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Given a certain numerical value for the energy density flux $F$ of a star, e.g. the solar constant $s_\odot = 1362~\frac{W}{m^2}$, and a certain wavelength range corresponding to the irradiated energy $(\lambda_{min},\lambda_{max})$, how can one find the corresponding black body temperature?

For this task, I aimed to find a solution in Mathematica which would allow me to fit the planck law function

\begin{equation} B_\lambda(T) = \frac{2\,h\,c^2}{\lambda^5}\,\frac{1}{\exp(\frac{h\,c}{\lambda\,k\,T})-1} \quad, \end{equation}

to the numerical output of the energy density $F$. Assuming the star to have an isotopically emitting surface (i.e. approximation as black body), the energy density flux for a given wavelength window can be computed via 1

\begin{equation} F = \pi \, \int^{\lambda_{max}}_{\lambda_{min}} B_\lambda(\color{red}{T})\,d\lambda \quad. \end{equation}

In Mathematica I have tried the following -- so far -- unfruitful approach (assuming the irradiation power of $F_{emphir} = 1340~\frac{W}{m2}$ was measured in the range of $(0.1~nm, 2300~nm)$:

  • First defining any variables

    refF = 1340.(*W/m^2*); c = 299792458(*m/s*); 
    h = 6.62607015*10^-34(*Js*); k = 1.380649*10^-23(*J/K*);
    
  • Defining the planck law function $B(\lambda,\,T)$and the energy density flux $F(T)$

    B[\[Lambda]_, T_] := (2*h*c^2)/\[Lambda]^5*1/(
    Exp[(h*c)/(\[Lambda]*k*T)] - 1);
    
    F[T_?NumericQ] := \[Pi]*NIntegrate[
    B[\[Lambda], T], {\[Lambda], 0.1*10^-9, 
    2300.0*10^-9}];
    
  • Lastly, trying to find the corresponding effective temperature $T$ to the integrated area under the black body function, given a certain range of wavelengths from which the energy is emitted.

    FindFit[F, {a*
    F[T_], {0.99 < a < 1.01}}, a, T]
    

enter image description here

Unfortunately, the FindFit[data, expr, pars, vars] function does not work with a single numerical value as data and also needs parameters and values. In this particular case, the parameter I aim to tweak for the fit to be successful is also the variable. However, I did not find any other (for me obvious) helper operators in Mathematica which would solve a problem like this.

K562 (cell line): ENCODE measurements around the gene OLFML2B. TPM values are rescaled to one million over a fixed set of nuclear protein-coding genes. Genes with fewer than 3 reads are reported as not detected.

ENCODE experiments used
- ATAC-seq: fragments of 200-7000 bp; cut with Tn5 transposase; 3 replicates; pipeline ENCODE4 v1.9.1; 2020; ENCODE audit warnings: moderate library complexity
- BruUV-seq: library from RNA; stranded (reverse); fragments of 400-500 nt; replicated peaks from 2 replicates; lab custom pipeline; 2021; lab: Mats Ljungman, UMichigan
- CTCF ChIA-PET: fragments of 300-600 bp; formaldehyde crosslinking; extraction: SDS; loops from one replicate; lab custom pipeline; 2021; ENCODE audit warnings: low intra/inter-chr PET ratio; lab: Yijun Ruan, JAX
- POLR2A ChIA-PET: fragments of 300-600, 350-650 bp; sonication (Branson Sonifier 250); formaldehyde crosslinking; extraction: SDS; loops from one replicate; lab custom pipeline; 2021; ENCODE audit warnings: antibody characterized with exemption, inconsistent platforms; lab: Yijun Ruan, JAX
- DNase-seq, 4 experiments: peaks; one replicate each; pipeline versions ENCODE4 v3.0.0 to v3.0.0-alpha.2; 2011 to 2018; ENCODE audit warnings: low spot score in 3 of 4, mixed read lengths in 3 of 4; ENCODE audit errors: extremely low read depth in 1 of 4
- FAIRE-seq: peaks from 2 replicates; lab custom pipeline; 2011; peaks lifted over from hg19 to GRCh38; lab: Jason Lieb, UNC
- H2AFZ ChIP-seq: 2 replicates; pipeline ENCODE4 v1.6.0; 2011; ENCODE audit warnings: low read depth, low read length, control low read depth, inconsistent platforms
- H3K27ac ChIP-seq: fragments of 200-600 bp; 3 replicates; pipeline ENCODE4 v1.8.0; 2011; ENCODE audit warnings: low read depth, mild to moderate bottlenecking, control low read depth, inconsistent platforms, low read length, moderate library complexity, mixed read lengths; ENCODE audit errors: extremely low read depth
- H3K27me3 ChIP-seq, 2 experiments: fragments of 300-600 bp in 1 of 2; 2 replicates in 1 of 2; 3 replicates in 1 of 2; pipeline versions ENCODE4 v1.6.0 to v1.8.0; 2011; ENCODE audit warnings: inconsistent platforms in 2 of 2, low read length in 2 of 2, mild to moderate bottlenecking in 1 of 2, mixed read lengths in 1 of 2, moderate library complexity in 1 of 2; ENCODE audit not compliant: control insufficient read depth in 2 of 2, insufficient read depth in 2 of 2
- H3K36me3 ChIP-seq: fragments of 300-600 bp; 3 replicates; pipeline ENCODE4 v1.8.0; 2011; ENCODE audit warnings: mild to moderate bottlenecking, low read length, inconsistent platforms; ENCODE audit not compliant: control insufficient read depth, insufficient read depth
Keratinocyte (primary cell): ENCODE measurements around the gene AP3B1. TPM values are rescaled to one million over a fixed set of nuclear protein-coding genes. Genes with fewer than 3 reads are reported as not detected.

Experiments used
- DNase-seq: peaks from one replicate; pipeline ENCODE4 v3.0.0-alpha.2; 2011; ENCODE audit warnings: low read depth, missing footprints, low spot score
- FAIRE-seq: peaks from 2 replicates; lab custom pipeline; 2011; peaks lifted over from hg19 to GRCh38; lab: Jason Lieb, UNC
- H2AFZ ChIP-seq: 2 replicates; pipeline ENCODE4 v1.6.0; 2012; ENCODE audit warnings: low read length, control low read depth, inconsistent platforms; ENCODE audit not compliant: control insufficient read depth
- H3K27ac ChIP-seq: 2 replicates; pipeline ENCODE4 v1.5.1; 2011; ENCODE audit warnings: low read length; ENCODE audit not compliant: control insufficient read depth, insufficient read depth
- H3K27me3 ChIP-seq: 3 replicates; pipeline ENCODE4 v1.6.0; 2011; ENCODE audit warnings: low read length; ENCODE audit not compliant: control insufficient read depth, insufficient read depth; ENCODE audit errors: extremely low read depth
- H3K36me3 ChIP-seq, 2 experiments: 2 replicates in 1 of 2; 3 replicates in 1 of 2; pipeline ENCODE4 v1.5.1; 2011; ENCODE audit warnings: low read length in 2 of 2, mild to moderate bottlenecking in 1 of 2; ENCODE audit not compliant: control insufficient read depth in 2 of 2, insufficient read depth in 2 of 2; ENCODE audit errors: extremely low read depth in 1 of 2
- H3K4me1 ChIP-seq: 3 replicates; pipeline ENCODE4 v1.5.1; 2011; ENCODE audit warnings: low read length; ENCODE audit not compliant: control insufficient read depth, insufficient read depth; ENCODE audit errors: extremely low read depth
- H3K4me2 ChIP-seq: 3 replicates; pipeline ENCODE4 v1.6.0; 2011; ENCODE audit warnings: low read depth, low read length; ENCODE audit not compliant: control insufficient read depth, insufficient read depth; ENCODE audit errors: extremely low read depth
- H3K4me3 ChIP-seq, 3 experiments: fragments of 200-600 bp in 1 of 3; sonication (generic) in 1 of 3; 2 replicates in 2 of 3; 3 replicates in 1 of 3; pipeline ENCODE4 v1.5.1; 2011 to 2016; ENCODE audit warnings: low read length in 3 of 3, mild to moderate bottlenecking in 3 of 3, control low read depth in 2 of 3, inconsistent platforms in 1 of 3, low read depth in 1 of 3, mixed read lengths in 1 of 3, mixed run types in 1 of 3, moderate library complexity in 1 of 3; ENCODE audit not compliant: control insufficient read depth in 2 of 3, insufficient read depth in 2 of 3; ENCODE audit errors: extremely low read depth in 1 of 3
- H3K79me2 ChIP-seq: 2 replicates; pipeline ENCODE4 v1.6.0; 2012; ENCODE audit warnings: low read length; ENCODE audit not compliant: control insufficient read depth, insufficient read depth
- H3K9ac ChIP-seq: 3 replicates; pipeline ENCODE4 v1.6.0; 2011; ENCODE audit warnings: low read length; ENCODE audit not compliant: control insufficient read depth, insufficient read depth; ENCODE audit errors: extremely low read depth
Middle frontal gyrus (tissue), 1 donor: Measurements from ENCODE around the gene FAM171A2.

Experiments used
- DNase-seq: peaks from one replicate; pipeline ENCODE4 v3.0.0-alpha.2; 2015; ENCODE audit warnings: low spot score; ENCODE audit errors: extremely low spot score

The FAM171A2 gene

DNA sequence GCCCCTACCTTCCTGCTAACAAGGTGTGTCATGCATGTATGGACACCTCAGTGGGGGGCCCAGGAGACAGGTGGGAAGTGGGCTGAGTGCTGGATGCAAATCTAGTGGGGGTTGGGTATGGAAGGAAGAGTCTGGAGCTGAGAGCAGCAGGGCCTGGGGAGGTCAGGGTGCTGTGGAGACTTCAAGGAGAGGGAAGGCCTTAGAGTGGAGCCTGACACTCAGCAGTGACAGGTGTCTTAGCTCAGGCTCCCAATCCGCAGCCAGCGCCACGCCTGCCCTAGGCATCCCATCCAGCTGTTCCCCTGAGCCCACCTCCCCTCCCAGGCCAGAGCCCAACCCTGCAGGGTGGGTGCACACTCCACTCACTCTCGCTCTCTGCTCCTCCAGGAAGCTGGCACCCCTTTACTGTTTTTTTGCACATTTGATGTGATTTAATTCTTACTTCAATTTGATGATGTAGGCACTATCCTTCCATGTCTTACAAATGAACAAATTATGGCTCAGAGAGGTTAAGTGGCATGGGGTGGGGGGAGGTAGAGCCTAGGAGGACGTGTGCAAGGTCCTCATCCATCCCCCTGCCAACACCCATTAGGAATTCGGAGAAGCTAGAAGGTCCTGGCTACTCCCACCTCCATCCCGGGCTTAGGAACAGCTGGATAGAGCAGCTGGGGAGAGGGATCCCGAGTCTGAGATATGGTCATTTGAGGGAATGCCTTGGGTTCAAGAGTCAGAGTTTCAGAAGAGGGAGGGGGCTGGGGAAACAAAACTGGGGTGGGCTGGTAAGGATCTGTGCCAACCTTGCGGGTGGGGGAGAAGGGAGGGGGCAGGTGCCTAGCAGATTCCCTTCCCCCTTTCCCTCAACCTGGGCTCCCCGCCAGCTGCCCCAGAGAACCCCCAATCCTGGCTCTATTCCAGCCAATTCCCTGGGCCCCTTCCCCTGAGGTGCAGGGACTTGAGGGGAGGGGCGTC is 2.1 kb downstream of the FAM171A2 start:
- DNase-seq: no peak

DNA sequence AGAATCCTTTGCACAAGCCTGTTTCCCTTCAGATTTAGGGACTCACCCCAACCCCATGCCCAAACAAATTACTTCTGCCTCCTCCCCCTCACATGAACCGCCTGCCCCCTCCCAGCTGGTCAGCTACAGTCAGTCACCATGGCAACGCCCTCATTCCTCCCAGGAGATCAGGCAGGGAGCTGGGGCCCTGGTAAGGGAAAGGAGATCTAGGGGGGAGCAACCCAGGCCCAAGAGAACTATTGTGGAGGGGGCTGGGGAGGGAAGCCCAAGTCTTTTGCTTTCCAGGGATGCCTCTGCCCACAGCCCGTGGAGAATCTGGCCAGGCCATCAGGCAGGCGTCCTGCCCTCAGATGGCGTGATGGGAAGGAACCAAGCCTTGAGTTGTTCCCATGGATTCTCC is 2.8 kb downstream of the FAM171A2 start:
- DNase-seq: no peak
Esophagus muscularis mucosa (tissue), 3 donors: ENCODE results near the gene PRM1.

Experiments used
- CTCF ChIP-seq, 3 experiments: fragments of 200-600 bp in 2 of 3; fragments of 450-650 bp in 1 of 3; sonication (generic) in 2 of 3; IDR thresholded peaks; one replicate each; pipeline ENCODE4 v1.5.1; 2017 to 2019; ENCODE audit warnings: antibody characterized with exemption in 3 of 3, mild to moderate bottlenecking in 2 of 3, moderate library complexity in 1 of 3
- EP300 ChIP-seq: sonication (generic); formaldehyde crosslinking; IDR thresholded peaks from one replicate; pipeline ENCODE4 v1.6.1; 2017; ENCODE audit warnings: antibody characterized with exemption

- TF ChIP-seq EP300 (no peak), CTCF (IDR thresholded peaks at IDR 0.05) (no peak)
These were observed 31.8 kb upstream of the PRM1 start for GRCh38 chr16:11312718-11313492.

(I used a(n unnecessary) pre-factor $a$ to have both, variables and parameters in the FindFit operator.)

Hence, my question: How would one go about this in Mathematica?


Update #1

I now also tried to see if I can simply solve the problem through the operator NSolve but the system could not be solved given the methods available in this operator.

enter image description here


P.S. I also tried to directly integrate the planck law, given the effective temperature of the Sun for a certain wavelength range to see what wavelength range does contribute the most energy of the total solar energy flux, i.e. the solar constant. This at first did not work due to a wrong value of the speed of light or due to the extensive usage of subscript to label variables, which has now been amended. The cross-check calculation below yields $\approx 1313~\frac{W}{m^2}$, which -- given the large range of wavelength covered should be responsible for the emission of the bulk energy of the Sun -- already corresponds to the solar constant very well.

enter image description here

Footnotes & References:

1 Rybicki, G. B. & Lightman, A. P.: Radiative Processes in Astrophysics. Wiley-VCH Verlag, 2004, p. 7ff.

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    $\begingroup$ Among other issues, the speed of light is wrong by several orders of magnitude, the correct value is c=299 792 458 m/s. Also, using variables with subscripts is ill-advised (they tend to break things) which might be the source of the issues you see. $\endgroup$
    – Hans Olo
    Sep 6, 2022 at 9:59
  • $\begingroup$ I made an attempt at an answer, please check if this is what you want. $\endgroup$
    – Hans Olo
    Sep 6, 2022 at 14:23
  • $\begingroup$ Btw, FindFit is only suitable to fit a model to data, not solve equations. Using the help, eg ?FindFit you can get more info ;-) $\endgroup$
    – Hans Olo
    Sep 6, 2022 at 14:29
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    $\begingroup$ Thank you very much for your input, calling my attention to some overlooked mishaps and providing a valuable solution to my question! :) Oh, and thanks for the advice on the 'Help' Shortcut -- definitely helpful, as I hope to use Mathematica more frequently in the future. $\endgroup$ Sep 7, 2022 at 0:28

1 Answer 1

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Now that the bugs seem to have been sorted out, I think the following should work. The point is to find the effective temperature, such that the flux at 1 AU matches the expected value. For this FindRoot[] is ideal, given our functions are numeric. Specifically, let's define the functions (and some new constants):

refF = 1340;
c = 299792458;
h = 6.62607015*10^-34; 
k = 1.380649*10^-23;
Rsun = 696340000;
AU = 149597870700;

where Rsun and AU are the radius of the Sun and 1 astronomical Unit (AU). Also,

B[\[Lambda]_,T_] := (2*h*c^2)/\[Lambda]^5*1/(Exp[(h*c)/(\[Lambda]*k*T)] - 1);
F[T_?NumericQ] := \[Pi]*NIntegrate[B[\[Lambda], T], {\[Lambda], 0.1*10^-9, 2300.0*10^-9}];

Then it is enough to say:

FindRoot[(Rsun/AU)^2 F[T] == refF, {T, 5800}]
(* {T -> 5808.6} *)

Which is reasonably close to the temperature of the Sun $(T_{\odot}\simeq 5778 K)$.

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